Is C++ a superset of C? What are the differences between C and C++? Can I use a
C++ compiler to compile C code?
C++ was derived from C, and is largely based on it, but there are some legal C constructs
which are not legal C++. Conversely, ANSI C inherited several features from C++,
including prototypes and const, so neither language is really a subset or superset
of the other; the two also define the meaning of some common constructs differently.
The most important feature of C++ not found in C is of course the extended structure
known as a class which along with operator overloading makes object-oriented programming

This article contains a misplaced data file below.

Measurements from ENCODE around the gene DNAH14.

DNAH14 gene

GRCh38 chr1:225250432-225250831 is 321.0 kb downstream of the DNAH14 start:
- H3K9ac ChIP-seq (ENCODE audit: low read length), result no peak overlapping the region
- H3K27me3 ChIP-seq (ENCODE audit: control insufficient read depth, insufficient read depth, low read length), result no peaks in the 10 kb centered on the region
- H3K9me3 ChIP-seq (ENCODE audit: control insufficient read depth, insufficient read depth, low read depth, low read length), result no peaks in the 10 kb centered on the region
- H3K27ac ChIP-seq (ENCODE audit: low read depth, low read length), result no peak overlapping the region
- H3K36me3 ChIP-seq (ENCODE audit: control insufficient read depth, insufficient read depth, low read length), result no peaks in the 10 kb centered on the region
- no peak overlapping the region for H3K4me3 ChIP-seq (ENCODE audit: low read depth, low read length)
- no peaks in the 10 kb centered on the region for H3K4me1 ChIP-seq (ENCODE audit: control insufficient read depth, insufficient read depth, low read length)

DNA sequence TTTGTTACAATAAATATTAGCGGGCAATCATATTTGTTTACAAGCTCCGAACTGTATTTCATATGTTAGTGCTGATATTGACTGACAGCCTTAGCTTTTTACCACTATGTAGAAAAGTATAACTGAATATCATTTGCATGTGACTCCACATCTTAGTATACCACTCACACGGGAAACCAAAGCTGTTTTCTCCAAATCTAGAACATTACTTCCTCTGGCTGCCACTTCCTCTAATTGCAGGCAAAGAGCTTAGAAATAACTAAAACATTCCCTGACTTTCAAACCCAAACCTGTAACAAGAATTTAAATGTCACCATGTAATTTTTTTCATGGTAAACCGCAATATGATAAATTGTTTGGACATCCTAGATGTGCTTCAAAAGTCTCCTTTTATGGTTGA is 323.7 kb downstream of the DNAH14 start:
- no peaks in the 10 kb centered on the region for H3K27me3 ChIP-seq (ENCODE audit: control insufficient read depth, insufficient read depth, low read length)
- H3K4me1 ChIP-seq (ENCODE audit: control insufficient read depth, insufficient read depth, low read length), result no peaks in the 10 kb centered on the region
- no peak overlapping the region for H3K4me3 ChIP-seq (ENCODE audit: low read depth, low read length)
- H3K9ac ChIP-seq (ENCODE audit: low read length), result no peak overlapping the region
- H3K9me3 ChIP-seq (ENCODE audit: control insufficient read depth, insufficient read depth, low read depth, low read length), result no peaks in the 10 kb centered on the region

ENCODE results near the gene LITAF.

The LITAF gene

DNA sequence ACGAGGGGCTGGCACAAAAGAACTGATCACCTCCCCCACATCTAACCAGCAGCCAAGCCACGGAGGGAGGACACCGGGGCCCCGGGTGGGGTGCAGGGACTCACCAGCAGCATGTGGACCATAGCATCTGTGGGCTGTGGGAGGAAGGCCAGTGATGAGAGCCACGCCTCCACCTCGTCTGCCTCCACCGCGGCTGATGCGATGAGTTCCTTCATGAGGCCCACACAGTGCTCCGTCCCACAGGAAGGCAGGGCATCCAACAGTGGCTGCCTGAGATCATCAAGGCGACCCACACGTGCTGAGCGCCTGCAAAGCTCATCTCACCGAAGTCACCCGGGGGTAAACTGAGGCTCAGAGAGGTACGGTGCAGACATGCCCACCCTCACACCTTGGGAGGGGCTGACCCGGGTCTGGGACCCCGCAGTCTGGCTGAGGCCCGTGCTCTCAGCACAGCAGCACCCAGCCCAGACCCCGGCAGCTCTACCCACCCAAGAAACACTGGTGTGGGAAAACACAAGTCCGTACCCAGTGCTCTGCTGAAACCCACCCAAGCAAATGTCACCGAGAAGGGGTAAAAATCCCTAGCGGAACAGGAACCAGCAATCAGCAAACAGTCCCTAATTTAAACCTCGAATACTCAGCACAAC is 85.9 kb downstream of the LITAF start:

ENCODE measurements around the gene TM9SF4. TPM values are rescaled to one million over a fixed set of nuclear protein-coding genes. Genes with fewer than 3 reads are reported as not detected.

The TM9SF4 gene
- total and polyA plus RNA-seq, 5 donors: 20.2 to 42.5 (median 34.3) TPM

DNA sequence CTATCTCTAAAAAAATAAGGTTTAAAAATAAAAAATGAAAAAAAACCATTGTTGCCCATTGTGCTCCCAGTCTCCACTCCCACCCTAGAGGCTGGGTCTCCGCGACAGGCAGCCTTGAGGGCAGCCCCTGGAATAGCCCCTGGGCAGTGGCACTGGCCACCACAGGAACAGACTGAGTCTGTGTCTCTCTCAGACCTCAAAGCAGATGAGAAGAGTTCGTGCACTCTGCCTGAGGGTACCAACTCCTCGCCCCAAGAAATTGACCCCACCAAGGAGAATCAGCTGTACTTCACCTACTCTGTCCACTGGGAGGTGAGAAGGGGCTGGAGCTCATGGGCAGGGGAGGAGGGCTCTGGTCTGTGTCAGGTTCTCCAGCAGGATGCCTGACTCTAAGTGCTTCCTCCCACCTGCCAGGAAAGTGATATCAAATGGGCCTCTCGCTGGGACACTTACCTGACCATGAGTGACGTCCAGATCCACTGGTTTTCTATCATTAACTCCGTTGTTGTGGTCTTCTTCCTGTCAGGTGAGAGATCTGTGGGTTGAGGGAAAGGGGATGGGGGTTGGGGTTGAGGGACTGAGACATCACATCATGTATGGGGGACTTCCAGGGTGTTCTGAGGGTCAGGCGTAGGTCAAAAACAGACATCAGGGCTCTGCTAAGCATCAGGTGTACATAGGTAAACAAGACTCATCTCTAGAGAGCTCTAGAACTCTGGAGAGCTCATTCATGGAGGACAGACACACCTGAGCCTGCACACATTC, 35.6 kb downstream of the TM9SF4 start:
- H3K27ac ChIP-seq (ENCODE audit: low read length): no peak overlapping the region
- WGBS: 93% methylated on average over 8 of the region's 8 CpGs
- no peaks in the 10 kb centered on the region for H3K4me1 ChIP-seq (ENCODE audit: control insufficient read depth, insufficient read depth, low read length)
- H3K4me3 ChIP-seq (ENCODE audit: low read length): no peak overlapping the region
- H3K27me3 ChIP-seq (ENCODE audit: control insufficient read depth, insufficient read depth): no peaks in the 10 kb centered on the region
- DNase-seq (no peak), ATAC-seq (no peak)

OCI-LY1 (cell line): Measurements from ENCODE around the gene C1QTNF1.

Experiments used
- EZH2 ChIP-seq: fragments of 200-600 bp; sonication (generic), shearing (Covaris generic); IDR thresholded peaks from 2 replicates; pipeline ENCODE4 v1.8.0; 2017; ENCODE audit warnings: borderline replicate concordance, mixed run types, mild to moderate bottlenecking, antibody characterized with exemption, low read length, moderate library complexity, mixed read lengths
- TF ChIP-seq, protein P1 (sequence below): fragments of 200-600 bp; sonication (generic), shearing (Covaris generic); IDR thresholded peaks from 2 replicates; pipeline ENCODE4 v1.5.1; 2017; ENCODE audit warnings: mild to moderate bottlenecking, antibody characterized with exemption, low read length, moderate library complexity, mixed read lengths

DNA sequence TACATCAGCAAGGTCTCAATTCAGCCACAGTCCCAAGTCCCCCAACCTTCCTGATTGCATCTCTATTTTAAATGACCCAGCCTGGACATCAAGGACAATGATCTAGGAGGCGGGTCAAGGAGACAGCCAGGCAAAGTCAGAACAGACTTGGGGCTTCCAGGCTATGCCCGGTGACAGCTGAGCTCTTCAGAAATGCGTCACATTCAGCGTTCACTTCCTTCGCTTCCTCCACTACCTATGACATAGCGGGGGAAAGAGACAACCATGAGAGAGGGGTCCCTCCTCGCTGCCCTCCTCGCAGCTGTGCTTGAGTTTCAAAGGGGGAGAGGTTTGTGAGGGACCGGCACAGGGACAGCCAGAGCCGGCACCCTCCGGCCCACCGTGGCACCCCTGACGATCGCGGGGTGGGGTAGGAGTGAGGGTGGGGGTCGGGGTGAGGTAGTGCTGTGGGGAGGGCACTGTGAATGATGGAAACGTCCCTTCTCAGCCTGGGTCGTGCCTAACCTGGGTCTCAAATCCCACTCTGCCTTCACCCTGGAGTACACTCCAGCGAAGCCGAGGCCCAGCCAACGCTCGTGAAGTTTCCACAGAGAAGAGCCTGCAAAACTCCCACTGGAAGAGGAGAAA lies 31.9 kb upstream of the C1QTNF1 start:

convenient. There are several other differences and new features: variables may
be declared anywhere in a block; const variables may be true compile-time constants;
structure tags are implicitly typedeffed; an & in a parameter declaration requests
pass by reference; and the new and delete operators, along with per-object constructors
and destructors, simplify dynamic data structure management. There are a host of
mechanisms tied up with classes and object-oriented programming: inheritance, friends,
virtual functions, templates, etc. (This list of C++ features is not intended to
be complete; C++ programmers will notice many omissions.)